Cannabis & Kids


ORLANDO, FL (Ivanhoe Newswire) — Twenty-four states have legalized recreational marijuana, and as that number continues to grow, more and more teens and young adults are experimenting with it.  But cannabis isn’t as harmless as some believe, especially for developing brains. Young minds are more curious than cautious, and it could end up impacting their health.

Cannabis, marijuana, weed, dope, pot — whatever you call it, more and more people are smoking, vaping and eating it. A nd now studies show more kids are experimenting with it.

One of the latest studies from the American Academy of pediatrics reports seven percent of eighth graders, 17 percent of 10th graders and 30 percent of 12th graders report using marijuana in the past 12 months. New research is showing it can be detrimental to young brains.

Dominic Lucia, MD, Baylor Scott & White Health explains, “They can have dizziness. They can have hallucinations, high heart rate, slurred speech, breathing problems, really scary symptoms.”

The number of kids needing medical attention has risen more than a thousand percent in just five years. And since young brains continue to develop until age 25, cannabis use as a teenagers can cause difficulty thinking and problem solving, problems with memory and learning, poor coordination and reaction time and difficulty focusing.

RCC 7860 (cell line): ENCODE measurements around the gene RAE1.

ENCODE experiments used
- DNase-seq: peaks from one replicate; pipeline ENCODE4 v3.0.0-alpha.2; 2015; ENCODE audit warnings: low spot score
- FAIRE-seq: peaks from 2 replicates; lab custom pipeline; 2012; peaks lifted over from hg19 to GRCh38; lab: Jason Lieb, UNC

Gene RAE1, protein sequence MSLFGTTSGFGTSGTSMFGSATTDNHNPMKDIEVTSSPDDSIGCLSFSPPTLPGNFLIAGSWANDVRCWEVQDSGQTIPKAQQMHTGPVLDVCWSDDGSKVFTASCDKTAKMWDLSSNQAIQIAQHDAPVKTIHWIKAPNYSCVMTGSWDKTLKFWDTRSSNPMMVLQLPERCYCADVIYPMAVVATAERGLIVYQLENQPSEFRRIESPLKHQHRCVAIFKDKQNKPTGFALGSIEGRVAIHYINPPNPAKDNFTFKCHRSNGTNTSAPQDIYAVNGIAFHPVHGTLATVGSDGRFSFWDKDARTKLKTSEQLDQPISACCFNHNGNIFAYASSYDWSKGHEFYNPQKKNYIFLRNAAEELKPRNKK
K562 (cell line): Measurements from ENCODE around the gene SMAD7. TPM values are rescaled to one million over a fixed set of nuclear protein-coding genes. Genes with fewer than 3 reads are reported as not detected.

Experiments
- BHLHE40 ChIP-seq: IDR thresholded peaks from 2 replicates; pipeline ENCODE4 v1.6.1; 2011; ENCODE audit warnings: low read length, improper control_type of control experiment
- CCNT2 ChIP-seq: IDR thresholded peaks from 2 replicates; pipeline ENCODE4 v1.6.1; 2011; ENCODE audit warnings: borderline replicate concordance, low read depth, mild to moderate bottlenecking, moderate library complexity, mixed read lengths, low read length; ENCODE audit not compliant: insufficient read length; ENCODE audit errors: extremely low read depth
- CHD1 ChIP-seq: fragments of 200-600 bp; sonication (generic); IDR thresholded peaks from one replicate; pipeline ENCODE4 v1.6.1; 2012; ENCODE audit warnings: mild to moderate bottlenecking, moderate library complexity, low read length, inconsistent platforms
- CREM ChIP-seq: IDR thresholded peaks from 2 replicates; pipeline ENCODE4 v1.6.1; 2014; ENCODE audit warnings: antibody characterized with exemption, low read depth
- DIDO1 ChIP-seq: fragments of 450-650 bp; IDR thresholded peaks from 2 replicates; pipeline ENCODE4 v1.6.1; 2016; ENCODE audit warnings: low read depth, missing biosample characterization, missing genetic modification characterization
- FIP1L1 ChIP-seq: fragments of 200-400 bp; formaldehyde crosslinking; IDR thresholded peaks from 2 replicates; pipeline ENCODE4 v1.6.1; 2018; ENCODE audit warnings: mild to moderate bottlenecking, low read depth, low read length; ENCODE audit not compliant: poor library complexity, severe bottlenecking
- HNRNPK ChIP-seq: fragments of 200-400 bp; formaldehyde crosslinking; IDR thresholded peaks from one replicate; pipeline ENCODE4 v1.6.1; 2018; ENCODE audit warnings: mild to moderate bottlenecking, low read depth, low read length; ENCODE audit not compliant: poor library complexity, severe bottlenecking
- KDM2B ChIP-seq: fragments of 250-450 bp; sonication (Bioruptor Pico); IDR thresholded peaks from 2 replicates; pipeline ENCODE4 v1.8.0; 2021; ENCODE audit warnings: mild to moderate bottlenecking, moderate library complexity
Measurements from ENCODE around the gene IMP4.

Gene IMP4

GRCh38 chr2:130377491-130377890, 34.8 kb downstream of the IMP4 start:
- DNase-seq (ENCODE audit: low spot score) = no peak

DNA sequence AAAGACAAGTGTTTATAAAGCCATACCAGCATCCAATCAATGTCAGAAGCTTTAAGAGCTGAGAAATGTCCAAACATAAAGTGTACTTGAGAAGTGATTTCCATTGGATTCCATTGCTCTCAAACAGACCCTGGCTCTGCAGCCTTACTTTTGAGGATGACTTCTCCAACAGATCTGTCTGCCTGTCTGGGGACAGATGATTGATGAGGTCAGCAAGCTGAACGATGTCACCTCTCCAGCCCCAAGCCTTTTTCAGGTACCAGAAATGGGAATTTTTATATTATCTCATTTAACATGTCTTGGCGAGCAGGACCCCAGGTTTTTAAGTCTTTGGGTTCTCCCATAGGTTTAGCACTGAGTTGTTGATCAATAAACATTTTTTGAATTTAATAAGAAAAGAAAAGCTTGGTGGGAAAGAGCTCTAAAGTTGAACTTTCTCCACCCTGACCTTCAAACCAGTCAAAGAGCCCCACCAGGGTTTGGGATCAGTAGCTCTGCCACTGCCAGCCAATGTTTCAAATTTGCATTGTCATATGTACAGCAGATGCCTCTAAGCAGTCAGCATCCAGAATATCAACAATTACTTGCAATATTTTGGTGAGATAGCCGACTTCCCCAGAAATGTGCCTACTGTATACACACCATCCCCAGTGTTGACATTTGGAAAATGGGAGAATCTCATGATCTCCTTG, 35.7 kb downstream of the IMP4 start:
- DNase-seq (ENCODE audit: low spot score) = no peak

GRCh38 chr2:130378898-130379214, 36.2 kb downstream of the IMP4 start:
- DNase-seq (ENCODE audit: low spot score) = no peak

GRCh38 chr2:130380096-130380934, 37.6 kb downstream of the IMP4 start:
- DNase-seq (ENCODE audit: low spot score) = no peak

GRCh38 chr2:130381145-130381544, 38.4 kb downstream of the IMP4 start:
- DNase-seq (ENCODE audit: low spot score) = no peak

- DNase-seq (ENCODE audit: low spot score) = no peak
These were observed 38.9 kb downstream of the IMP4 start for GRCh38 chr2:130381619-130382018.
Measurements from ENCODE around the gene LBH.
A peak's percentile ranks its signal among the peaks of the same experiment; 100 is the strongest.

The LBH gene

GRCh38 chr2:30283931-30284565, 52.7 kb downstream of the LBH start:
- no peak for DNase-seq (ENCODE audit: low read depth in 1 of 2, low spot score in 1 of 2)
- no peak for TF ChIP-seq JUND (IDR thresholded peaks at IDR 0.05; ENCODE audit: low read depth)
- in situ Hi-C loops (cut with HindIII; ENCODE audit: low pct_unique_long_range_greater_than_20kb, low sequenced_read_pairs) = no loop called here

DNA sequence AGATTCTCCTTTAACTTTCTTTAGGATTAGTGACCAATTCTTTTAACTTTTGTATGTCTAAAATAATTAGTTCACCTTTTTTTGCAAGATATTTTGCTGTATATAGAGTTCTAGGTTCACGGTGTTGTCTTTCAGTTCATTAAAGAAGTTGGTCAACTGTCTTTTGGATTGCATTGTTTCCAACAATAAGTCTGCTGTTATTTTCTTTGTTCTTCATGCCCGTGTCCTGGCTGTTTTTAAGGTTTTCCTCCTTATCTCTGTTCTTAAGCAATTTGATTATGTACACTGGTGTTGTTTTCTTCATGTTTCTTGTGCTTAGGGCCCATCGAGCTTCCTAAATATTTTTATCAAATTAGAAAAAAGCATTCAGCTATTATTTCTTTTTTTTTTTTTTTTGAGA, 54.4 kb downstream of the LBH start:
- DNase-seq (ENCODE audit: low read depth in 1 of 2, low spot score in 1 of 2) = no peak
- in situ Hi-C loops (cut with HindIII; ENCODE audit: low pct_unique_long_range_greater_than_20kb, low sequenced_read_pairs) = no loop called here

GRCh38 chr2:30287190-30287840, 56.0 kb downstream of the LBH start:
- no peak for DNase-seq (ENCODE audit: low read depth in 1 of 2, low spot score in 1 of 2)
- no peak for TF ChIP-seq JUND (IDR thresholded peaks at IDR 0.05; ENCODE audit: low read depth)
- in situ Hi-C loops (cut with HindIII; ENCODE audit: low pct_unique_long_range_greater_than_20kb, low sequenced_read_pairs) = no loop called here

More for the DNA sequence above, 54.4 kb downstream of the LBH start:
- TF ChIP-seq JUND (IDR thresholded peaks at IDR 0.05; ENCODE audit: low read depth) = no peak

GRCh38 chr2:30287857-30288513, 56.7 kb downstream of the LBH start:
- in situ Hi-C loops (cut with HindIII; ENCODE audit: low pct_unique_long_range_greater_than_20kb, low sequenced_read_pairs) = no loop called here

And just like tobacco, marijuana smoke irritates the lining of the mouth, throat and lungs. In fact, pot smoke has many of the same toxins and cancer-causing chemicals as tobacco smoke and can trigger bronchitis.

Although young minds will be curious, having serious discussions with your middle schoolers and teens may save young people from serious health problems as they age.

Results of 48 studies show that kids who regularly use cannabis are much likelier to leave school before graduating. There’s a widespread belief that you can’t get hooked on cannabis, but research tells us differently. About nine percent of all people who use cannabis develop substance use disorder with cannabis but for those who start in their teens, the rate jumps to 17 percent.

Contributors to this news report include: Marsha Lewis, Producer; Bob Walko, Editor.